The president of the nation's largest union of flight attendants has taken Delta Air Lines to task for shortening the isolation time employees can take while recovering from COVID-19.
''Getting multiple reports @Delta is telling workers across work groups that they should come to work with symptoms [of COVID-19] even if someone in the household tested positive,'' Sara Nelson, president of the Association of Flight Attendants-CWA union. posted on Jan. 6 on Twitter.
''And test positive workers should come to work after five days if the fever is below 100.9 [degrees Fahrenheit], even if still testing positive.''
The union represents almost 50,000 flight attendants working at 17 different airlines, but does not represent attendants at Delta, according to the organization.
A day after the tweet was posted, Delta Air Lines' chief legal officer, Peter Carter, sent Nelson and the union a cease-and-desist letter, CNBC reported.
''Not only is this information false, but it is actionable because it places Delta in a highly negative light by suggesting Delta was asking employees to work while they were ill,'' Carter's letter read. ''Such irresponsible conduct is inappropriate, defamatory and must cease immediately.''
Nelson has been trying to unionize the airline since 2019 and was reacting to reports she received that Delta updated its policy regarding the amount of time workers should wait before returning to work after testing positive for COVID-19 from 10 days to five while still being paid and not having to use sick time.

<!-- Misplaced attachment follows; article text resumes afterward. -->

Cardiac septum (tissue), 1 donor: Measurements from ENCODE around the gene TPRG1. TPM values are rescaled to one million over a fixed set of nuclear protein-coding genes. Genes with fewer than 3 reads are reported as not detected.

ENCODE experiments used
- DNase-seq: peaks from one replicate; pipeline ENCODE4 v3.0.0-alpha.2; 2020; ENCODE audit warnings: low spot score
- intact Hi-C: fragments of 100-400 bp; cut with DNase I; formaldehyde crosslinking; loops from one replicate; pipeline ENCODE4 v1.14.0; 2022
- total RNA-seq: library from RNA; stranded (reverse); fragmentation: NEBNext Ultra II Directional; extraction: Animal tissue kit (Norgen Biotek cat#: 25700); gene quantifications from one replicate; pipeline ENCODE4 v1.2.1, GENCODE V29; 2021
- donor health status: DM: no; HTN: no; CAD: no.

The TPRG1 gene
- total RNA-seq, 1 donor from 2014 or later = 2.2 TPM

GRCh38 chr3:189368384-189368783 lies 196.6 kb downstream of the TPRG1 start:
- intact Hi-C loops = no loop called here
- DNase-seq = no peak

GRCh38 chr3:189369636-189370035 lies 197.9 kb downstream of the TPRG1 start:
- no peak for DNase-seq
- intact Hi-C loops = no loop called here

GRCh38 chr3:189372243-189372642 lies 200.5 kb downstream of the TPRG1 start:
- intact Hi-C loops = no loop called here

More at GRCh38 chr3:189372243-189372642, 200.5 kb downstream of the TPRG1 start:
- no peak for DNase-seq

''Delta's policy now refers to being asymptomatic before returning to work, which was a serious concern as that CDC guidance was initially omitted from Delta's policy announcement,'' she wrote to Delta CEO Ed Bastian on Tuesday, CNBC reported.
''But we are still getting questions from Delta flight attendants about returning to work with a low-grade fever and about the fact that Delta's current policy only recommends to test before returning to work and does not require a test.''
Delta was one of the large companies that lobbied the Centers for Disease Control and Prevention to reduce the amount of quarantine time workers positive with the disease would have to use before returning to work after that airline and others had to cancel thousands of flights over the holidays due to workers calling in sick amid the surge of the omicron variant.
The employee absences and winter storms led to more than 20,000 flight cancellations between Christmas and the first week of 2022, CNBC's report said.
The CDC updated its recommendation for the quarantine period, cutting it in half so that essential workers could get back on the job sooner and keep the country running, the agency said.
A Delta spokesperson told CNBC on Tuesday that the airline has always ''followed the science'' in its policies and that it sent the letter to Nelson to stop ''misinformation.''
''Delta has always followed the science to form our policies regarding COVID-19,'' the Delta spokesperson told CNBC on Tuesday. ''We sent a cease-and-desist letter because we believe institutions and leaders must speak carefully, truthfully, and factually.''
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